A routine for thinking creatively about options

1.  Fit your options to the Ideal
Identify what the Ideal situation would look like and then evaluate each option against it.
Ask yourself: How well does each option fit with the ideal situation?
2.  Fit your options to the Criteria
Identify the criteria or attributes that feel important for you to consider in this situation and then evaluate each option against those. 
Ask yourself: How well does each option fit the criteria?
3.  Fit your options to the Situation
Identify the realities and constraints of your situation, such as resources and time, and then evaluate each option against them.
Ask yourself: How well does each option fit the realities of the situation?
4.  Fit your options to you Personally
Try out each option by running a "mental movie" in which you imagine yourself carrying out the option and try to get a sense of what it would feel like.
Ask yourself: Which option feels like the best fit for me?
 
Purpose: What kind of thinking does this routine encourage?
To help students more effectively flesh out and evaluate options, alternatives, and choices in a
decision-making situation.
 
Application: When and where can I use it?
This routine is part of an overall decision-making process that begins with the generation of options, choices, or alternatives for solving the problem or satisfying the needs of a situation. Once options are identified, they need to be evaluated in order to make a choice. Use this routine whenever students need to make a thoughtful and reasoned decision: the choice of a final project; direction for an investigation; making a group or whole class decision on how to allocate time, money, or resources; electing a group leader or spokesman; choosing among possible classes, and so on.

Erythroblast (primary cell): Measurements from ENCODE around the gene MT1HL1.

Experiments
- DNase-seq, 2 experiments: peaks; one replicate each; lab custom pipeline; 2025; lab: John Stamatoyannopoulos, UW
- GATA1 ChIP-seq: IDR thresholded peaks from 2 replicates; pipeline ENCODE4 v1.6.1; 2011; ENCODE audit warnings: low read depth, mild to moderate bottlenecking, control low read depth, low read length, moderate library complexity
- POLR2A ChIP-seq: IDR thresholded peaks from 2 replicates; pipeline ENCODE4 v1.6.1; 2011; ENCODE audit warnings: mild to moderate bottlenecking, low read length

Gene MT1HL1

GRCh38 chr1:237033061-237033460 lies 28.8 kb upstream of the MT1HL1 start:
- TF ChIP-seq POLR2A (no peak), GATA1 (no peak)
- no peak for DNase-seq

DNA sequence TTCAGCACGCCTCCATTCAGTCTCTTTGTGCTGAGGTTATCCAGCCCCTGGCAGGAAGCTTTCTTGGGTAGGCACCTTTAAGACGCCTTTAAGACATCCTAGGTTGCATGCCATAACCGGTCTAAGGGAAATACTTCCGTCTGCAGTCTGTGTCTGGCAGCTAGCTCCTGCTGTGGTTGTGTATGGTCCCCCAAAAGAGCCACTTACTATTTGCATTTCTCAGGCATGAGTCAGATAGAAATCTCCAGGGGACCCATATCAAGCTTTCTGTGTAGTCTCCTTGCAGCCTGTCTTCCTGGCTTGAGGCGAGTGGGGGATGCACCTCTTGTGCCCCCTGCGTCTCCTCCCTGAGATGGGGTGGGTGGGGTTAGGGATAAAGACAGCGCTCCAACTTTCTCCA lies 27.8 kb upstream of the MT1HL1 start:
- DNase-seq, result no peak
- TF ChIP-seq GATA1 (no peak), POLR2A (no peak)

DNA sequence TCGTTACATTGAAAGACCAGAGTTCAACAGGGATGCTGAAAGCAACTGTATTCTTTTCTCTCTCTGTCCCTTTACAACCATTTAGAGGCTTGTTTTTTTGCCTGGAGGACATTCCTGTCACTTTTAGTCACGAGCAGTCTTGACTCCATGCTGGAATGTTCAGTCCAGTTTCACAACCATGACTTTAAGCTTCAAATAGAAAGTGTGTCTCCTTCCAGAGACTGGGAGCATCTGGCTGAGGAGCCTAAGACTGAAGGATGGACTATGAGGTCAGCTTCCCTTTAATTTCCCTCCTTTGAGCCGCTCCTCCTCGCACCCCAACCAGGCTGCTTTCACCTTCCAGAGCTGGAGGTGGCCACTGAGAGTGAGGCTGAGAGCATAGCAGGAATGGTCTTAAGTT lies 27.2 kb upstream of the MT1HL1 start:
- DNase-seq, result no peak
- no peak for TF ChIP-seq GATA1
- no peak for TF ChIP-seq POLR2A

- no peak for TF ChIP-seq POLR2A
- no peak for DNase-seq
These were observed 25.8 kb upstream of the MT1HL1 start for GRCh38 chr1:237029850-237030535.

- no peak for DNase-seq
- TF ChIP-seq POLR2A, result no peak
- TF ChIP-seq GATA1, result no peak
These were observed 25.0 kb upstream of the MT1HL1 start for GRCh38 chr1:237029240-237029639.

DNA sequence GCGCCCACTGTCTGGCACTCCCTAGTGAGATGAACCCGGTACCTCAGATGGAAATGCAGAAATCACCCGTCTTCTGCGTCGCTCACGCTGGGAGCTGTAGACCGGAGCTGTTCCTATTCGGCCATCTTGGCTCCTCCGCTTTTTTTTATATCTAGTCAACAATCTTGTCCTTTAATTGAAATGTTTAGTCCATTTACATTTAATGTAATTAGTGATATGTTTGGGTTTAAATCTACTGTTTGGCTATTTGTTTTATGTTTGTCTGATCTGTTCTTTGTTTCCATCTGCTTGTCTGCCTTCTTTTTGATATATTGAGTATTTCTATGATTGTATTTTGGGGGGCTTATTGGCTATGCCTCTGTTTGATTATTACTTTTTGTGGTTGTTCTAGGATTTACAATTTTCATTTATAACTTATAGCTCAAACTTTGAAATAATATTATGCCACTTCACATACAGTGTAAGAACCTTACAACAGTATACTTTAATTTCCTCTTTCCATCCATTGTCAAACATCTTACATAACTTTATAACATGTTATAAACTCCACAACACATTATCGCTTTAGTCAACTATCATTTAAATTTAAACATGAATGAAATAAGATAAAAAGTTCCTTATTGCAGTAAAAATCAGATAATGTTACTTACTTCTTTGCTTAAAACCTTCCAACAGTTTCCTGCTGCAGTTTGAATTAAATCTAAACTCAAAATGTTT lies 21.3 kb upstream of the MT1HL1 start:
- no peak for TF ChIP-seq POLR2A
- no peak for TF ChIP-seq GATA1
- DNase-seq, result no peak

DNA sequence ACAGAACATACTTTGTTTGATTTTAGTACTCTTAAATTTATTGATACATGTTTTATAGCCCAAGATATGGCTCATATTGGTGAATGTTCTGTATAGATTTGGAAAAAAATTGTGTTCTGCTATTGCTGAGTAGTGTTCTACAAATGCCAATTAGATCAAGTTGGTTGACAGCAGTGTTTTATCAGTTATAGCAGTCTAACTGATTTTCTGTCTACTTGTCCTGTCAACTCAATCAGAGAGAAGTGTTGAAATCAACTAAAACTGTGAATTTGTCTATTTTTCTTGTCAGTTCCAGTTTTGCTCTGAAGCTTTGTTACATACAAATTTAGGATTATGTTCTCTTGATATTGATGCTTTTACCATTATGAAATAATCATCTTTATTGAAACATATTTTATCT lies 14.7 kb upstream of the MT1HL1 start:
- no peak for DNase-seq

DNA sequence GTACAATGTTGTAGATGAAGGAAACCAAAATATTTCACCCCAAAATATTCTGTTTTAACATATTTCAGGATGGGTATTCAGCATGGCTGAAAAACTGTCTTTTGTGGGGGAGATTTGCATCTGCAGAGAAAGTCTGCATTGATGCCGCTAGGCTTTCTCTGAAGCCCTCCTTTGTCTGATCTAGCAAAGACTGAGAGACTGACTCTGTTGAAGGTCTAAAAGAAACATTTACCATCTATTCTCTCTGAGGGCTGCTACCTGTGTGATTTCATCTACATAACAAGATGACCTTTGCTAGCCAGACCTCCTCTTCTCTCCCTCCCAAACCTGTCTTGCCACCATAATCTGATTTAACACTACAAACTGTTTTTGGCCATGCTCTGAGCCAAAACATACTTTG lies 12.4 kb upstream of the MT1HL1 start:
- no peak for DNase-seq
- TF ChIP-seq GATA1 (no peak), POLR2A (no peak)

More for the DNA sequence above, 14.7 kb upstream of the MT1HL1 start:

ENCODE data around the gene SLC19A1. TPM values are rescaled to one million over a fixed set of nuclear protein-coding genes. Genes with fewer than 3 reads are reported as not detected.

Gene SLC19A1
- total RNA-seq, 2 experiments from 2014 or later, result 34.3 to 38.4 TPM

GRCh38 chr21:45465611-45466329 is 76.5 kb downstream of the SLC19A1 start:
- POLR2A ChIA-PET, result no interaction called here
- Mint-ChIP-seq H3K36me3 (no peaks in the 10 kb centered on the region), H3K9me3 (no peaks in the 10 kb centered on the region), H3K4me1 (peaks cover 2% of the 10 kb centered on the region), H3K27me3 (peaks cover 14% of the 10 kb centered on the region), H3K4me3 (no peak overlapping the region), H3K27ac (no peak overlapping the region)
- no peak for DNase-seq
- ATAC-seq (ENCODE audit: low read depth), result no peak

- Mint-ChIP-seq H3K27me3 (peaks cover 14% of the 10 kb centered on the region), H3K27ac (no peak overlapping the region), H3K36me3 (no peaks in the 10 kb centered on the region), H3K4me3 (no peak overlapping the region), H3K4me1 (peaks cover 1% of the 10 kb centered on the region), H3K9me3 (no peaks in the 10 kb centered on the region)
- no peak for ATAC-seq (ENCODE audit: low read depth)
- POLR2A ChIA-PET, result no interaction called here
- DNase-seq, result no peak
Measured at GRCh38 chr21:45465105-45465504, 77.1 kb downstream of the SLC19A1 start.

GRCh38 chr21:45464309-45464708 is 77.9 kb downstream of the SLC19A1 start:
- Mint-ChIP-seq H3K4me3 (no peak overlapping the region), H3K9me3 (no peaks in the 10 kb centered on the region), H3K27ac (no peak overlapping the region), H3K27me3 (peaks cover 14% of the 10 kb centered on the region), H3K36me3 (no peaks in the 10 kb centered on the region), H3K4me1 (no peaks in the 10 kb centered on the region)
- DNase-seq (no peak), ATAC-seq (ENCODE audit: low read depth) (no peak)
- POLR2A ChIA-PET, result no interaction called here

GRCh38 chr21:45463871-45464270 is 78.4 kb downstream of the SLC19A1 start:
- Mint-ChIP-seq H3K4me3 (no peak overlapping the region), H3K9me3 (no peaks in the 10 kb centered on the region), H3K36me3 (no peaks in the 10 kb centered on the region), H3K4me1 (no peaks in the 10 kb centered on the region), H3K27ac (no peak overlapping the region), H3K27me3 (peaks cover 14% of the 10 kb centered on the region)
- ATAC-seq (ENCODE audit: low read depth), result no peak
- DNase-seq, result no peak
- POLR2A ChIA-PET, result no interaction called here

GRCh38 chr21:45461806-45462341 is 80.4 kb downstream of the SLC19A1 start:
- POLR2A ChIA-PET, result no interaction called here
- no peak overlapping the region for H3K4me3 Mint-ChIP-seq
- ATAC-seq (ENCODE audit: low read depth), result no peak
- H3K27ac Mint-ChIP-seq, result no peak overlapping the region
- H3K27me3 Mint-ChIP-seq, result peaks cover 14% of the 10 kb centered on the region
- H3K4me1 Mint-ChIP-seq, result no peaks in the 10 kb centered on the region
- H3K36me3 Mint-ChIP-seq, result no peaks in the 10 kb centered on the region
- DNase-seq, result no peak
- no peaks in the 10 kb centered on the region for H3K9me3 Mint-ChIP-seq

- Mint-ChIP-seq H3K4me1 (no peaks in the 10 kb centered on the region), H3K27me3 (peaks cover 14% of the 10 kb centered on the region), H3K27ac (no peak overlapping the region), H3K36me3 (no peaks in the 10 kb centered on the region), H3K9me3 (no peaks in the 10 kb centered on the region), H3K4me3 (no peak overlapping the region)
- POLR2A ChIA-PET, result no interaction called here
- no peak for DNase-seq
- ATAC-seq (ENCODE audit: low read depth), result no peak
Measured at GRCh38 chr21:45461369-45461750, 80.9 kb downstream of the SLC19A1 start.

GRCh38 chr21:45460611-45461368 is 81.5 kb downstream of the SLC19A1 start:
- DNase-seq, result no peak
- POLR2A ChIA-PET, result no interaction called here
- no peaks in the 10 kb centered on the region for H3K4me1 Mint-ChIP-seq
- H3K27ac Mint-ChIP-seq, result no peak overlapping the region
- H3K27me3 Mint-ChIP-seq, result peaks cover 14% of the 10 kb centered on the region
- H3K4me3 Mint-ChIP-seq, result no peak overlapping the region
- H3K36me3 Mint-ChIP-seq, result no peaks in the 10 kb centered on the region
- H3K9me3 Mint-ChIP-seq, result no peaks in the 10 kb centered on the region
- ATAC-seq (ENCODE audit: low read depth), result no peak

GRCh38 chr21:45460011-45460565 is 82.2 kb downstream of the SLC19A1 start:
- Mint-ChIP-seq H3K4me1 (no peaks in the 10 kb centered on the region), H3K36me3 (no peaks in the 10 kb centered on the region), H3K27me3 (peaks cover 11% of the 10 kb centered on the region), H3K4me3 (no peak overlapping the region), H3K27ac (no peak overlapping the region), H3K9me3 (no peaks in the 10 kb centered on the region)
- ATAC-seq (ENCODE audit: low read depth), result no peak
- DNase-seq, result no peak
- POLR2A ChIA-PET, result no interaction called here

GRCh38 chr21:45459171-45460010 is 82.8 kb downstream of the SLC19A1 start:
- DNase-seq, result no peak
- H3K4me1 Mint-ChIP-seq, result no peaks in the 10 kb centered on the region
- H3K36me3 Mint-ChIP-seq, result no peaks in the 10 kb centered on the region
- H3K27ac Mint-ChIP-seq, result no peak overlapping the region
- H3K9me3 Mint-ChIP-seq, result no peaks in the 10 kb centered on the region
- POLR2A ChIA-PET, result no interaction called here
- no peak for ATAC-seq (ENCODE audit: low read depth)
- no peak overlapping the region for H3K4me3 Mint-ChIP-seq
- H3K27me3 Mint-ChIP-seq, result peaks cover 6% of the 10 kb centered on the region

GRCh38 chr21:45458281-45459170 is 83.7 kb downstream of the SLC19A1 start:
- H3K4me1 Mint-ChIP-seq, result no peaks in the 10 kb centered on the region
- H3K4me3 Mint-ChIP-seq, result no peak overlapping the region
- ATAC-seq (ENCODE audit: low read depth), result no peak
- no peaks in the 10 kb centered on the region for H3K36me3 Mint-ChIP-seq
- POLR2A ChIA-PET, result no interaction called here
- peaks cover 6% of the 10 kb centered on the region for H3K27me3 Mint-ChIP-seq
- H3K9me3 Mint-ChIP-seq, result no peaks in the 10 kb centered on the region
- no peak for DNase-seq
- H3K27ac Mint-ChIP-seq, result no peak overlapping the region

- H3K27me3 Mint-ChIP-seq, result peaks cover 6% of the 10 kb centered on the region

Launch: What are some tips for starting and using this routine?
The four different “fits” represent four distinct approaches to evaluating options rather than a multi-layered routine. The first part of the routine involves making a choice as to which of the “fits” is best for the situation at hand. Then, that particular “fit” is carried out. To make this initial choice, students need some practice and discussion of each of the “fits” to see in what kinds of situations each works best. You might introduce this routine by briefly discussing each one and then have the whole class try out one of fits to make a decision. Initially, you might choose which of the four “fits” is best for a given situation and then gradually involve students in this process once all the fits have been practiced on several occasions.
 
 

 

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